Cathy Naylor is a skilled director and grasped the style and nature of the play superbly. On one hand The 39 Steps is only funny and should be played for all the laughs it can get, on the other, it does have a decent thriller plot which to me was more evident in this performance than others I’d seen. This performance was less frenetic than the professional versions which play on the 130 characters by 4 actors as a main foundation with fast changes, much charging about and pace at lightening speed. We see the players physically tire and perspire and this makes it impressive and funny. This LADS production was less frenetic and gave space for the story line to show through. Between them, Hitchcock and Buchan could knock out a good tale.

I liked the start with the film’s theme music and the four artists taking a bow, it set the tone of something different and perhaps a band of travelling players. The pace and patter between the players was excellent and at times the dialogue pinged between them. This was evident in the Mr Memory act which, punctuated by sound effect applause, explained to any unsuspecting audience member the style of the piece. There was good use of the front tabs that were used as a prop throughout.

The trunks for the train carriages and roofs seem to be the approved choice of props for this scene and why not, they work so well but perhaps they then can double up as storage trunks for the cast to take things from later in the play and build on this minimal travelling players theme. You chose to set and strike the trunks which was okay but perhaps a missed opportunity.

The train scene was a great demonstration of the collaborative work with disciplined deliberate moves, well-choregraphed and executed for maximum effect. ‘Excuse me, sorry’, reading the paper, the swapping hats, Mrs Higgins, the kiss, windblown coats and more all ran on time. I think you could have done more windblown clothing, which did get a laugh, but perhaps I’m being greedy.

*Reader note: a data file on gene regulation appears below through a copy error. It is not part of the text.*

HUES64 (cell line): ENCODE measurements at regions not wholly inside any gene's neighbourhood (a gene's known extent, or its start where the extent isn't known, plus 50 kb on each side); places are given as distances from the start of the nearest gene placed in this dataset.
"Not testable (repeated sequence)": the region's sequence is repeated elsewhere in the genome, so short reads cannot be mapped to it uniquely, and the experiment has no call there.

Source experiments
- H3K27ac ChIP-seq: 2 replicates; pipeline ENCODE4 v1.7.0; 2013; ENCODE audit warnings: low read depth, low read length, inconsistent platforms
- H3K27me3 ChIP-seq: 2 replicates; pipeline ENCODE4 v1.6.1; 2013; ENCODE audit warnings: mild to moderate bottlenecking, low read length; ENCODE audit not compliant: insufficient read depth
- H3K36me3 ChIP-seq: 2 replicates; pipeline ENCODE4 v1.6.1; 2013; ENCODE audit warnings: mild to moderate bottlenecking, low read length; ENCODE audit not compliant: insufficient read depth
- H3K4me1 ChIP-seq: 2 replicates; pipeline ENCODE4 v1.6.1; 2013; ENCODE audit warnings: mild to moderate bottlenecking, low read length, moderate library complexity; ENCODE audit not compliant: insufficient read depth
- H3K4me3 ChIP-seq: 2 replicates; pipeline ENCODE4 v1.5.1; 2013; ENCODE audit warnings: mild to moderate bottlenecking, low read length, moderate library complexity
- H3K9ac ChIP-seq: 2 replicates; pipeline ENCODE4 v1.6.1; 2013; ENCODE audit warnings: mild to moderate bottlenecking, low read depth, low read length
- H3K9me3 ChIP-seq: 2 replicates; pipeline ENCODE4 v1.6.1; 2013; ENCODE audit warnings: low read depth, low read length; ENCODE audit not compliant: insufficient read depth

The window frames worked well, again these aren’t in the script but are now part of The 39 Steps greatest hits. The audience loved the climbing through each time, perhaps Hannay could have put his fist through the first one to smash the non-existent glass. The chase scenes were short but impactful especially the ones after the McCorquodale speech. The fight in the theatre box and the flying stunt double got an eruption of laughter.

How you were to do the aeroplane chase and crash was much anticipated and climbing the ladders worked well with the fighter pilot helmets and great sound and lighting effects. Damn that impenetrable Scottish mist.

Congratulations on the car transformation, I didn’t anticipate the lectern being involved and the hat steering wheel was simple and effective. The mimed movement was in unison and the sheep sounds make for the plot and fun. Having the two characters then handcuffed for much of the rest of the play brings its own challenges especially when on the moor and climbing the stile. I think Cathy let Cristian and Fiona off lightly with the climbing over the stile, I’ve seen this be much more complex and probably funnier.

The script has so many great lines; “My wife! Well done”, “Bob’s your uncle”, “some of those hymns are terrible hard to get through”, “I’m not surprised you’re an orphan”. These and many more were well delivered and landed the gags.


Christian Mortimer